Kathryn Chan

Scholars
2009
Mentor(s): 
Study program:
Assistant Professor, Faculty of Law, University of Victoria
Localisation:

Kathryn is an Assistant Professor with the Faculty of Law at the University of Victoria. She is also a doctoral candidate at the University of Oxford, looking into ways to modernize the law to better support or regulate voluntary and not-for-profit organizations in Canada.

Facilitating the Production of Social Good: a Re-evaluation of the Relationship between the Voluntary Sector and the Canadian State

The broad aim of Kathryn Chan’s doctoral research project is to re-evaluate the legal framework governing Canada’s voluntary sector. The current paradigm is unsatisfactory and not based on any coherent theory of the appropriate relationship between the voluntary sector and the state.  Ms. Chan’s project will seek to strengthen the theoretical foundations of our voluntary sector regulation by addressing two broad research questions: what role should the law play to support or regulate voluntary organizations in Canada? And how should the law carry out this role?  Ultimately, Ms. Chan’s project will aim to set out alternative models for the regulation of the Canadian voluntary sector, which draw on the experience of other nations, but reflect our distinct constitutional, social and legal culture.
 

Kathryn Chan has long had both an academic interest in the relationship between government and civil society, and a practical interest in the challenges faced by those who seek to create a better society through their involvement in voluntary organizations.

Her master’s thesis, which was awarded the graduate essay prize of the Quebec Society of Comparative Law, criticized the longstanding, common law interpretation of the tax provisions governing registered charities as being inconsistent with Canada's constitutional structure and the federal government's commitment to bijural and bilingual federal laws.  It also examined previously ignored legal sources related to the concepts of charity and bienfaisance in Canada, including sources from Quebec’s civil law tradition.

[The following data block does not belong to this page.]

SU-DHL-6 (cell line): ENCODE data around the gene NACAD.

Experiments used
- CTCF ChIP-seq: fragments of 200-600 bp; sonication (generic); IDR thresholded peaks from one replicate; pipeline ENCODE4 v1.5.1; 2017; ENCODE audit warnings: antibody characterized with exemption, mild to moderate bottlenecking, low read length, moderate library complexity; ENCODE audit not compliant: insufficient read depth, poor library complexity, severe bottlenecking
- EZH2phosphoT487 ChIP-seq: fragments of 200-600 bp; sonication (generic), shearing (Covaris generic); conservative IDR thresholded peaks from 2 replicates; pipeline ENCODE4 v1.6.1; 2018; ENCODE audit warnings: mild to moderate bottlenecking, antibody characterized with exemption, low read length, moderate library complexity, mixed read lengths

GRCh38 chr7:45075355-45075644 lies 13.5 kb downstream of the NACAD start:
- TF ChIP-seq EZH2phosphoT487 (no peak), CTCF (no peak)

Following the completion of her LLM degree, Kathryn joined a boutique law firm dedicated to advising voluntary sector participants on governance and charity registration issues, and representing them in judicial appeals.  However, her experience as a practicing “charity lawyer” has caused her to question the often adversarial relationship between the Canadian state and the voluntary sector, and the extent to which our regulatory regime is dominated by tax concerns. The paradigm of voluntary sector regulation in Canada needs to be rethought, in Kathryn’s view, to ensure that the government facilitates the production of social good in a fair, secure and constitutionally sound manner. 

With her doctoral work, Kathryn hopes to strengthen the theoretical foundations of our voluntary sector regulation by addressing two broad normative questions: what role should the law play to support or regulate voluntary organizations in Canada? And how should the law carry out this role?  Ultimately, she hopes to develop alternative models for the regulation of the voluntary sector in Canada, which draw on the experience of other nations, but reflect our distinct constitutional, social and legal culture.

Internal publications